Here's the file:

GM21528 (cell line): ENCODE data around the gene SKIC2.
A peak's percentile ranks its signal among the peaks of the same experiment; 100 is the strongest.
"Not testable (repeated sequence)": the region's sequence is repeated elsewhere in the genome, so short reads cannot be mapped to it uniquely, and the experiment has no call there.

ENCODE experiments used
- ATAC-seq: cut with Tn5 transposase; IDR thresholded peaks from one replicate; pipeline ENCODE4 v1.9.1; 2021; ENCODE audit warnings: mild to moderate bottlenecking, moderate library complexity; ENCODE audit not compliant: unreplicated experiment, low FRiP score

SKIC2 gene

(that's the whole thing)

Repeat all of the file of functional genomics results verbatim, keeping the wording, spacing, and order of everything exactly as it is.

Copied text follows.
GM21528 (cell line): ENCODE data around the gene SKIC2.
A peak's percentile ranks its signal among the peaks of the same experiment; 100 is the strongest.
"Not testable (repeated sequence)": the region's sequence is repeated elsewhere in the genome, so short reads cannot be mapped to it uniquely, and the experiment has no call there.

ENCODE experiments used
- ATAC-seq: cut with Tn5 transposase; IDR thresholded peaks from one replicate; pipeline ENCODE4 v1.9.1; 2021; ENCODE audit warnings: mild to moderate bottlenecking, moderate library complexity; ENCODE audit not compliant: unreplicated experiment, low FRiP score

SKIC2 gene